CT coronary calcium screening leads to increased cancer risk

July 13, 2009

An analysis of a computer-based model suggests CT-based coronary calcium screening puts patients at an increased risk of developing cancer over time. Women face the greatest lifetime risk, according to researchers.

An analysis of a computer-based model suggests CT-based coronary calcium screening puts patients at an increased risk of developing cancer over time. Women face the greatest lifetime risk, according to researchers.

First with electron-beam CT and later with multislice CT, coronary calcium screening has earned credibility as a surrogate marker for coronary atherosclerosis and as a predictor of cardiovascular disease. The clinical literature keeps adding evidence of the test's value, particularly in patients who might be considered at low risk by conventional exams.

However, the possibility that coronary calcium screening with CT could expose patients to a higher risk of developing cancer has not been fully evaluated against the modality's perceived benefits, according to principal investigator Kwang Pyo Kim, Ph.D., a researcher at the Kyung Hee University in Seoul, Korea.

Kim and colleagues at the National Cancer Institute and Columbia University developed a computerized model that estimated the lifetime risk of radiation-induced cancer in patients who have undergone coronary calcium scoring. They analyzed hundreds of cases from the clinical literature, including data on several different CT scanners and imaging protocols.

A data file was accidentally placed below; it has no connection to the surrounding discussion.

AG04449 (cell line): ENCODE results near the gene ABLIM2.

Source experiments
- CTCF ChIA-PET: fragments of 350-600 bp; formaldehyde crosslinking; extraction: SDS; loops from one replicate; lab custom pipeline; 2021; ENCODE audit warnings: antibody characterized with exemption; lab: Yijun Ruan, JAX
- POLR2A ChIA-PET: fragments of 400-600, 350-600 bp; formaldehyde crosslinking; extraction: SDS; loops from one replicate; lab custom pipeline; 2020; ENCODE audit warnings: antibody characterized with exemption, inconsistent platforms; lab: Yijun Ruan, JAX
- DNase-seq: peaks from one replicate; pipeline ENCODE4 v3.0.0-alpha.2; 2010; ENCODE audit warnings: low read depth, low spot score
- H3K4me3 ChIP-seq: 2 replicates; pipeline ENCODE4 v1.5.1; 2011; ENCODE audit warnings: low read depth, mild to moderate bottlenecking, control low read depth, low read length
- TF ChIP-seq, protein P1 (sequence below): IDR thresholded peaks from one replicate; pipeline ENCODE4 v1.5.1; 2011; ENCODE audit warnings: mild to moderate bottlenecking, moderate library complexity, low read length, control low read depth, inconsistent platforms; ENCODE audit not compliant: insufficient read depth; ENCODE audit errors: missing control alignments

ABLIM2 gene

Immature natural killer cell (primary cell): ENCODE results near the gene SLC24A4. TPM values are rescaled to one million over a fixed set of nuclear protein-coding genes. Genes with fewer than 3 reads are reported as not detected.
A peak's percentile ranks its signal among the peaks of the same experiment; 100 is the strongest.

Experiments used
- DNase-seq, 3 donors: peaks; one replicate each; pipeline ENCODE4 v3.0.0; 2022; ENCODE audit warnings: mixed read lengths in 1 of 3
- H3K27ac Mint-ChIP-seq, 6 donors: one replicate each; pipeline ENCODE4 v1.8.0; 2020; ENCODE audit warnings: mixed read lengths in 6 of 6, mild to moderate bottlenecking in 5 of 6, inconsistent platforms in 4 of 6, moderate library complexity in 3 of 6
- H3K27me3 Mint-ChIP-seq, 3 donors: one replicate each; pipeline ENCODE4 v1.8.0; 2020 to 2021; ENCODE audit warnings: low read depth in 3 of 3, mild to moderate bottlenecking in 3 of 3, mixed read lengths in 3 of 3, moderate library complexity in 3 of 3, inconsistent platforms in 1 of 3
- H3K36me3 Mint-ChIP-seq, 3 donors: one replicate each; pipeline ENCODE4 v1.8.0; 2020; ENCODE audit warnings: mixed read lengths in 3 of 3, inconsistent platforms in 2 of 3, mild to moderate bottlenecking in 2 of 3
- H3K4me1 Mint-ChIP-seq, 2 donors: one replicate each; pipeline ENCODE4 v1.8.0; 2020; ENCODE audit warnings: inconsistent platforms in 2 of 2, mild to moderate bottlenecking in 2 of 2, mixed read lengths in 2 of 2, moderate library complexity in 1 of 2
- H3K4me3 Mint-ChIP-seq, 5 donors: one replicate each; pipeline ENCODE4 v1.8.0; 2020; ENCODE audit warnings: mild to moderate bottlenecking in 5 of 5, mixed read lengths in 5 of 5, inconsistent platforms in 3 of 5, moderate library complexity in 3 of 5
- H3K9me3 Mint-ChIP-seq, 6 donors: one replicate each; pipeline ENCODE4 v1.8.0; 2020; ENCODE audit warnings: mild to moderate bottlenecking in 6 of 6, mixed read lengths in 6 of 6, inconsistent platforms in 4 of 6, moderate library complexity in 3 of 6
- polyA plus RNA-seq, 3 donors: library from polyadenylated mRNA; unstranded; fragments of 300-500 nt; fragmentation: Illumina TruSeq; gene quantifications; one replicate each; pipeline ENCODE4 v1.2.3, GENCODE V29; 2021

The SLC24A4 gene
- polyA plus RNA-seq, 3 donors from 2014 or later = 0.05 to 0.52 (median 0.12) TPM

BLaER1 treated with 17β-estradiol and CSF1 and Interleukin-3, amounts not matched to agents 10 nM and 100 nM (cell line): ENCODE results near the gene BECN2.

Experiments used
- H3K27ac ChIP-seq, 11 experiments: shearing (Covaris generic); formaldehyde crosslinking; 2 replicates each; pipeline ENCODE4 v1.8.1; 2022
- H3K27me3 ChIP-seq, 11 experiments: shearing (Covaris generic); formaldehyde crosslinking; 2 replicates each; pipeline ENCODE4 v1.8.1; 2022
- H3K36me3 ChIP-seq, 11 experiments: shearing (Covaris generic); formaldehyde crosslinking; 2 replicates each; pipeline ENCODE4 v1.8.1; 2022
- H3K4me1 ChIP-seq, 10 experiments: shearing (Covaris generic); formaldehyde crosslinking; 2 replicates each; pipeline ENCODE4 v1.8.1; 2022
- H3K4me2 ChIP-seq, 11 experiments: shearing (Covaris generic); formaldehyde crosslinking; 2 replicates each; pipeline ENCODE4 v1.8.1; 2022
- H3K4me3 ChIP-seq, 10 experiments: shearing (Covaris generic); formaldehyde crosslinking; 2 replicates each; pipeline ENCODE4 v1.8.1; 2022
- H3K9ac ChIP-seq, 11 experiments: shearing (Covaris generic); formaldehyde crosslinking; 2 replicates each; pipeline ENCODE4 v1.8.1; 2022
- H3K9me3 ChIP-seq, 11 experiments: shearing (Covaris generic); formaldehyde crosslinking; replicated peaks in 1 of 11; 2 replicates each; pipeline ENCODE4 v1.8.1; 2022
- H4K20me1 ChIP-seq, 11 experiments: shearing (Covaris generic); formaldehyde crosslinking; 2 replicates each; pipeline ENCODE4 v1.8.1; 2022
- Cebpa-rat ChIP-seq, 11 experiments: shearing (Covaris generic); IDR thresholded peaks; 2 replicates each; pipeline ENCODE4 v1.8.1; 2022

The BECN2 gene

The investigators found that coronary calcium scoring with CT could lead to an estimated 42 additional radiation-induced cancer cases per 100,000 men and 62 cases per 100,000 women if subjects underwent screening at five-year intervals starting at age 45. Findings appeared in the July 13 issue of the Archives of Internal Medicine.

An accurate description of the risks, benefits, and costs associated with CT-based coronary calcium screening in asymptomatic individuals remains elusive, according to Dr. Raymond J. Gibbons, a professor of medicine at the Mayo Clinic in Rochester, MN. In an editorial in the same issue of the publication, Gibbons and colleague Dr. Thomas C. Gerber acknowledged Kim's work as a step in that direction.

"For patients in whom coronary artery calcium scoring is considered, healthcare providers should ideally discuss the potential risks and benefits of the procedure… This discussion should include the small radiation and cancer risk described by Kim et al," the physicians wrote.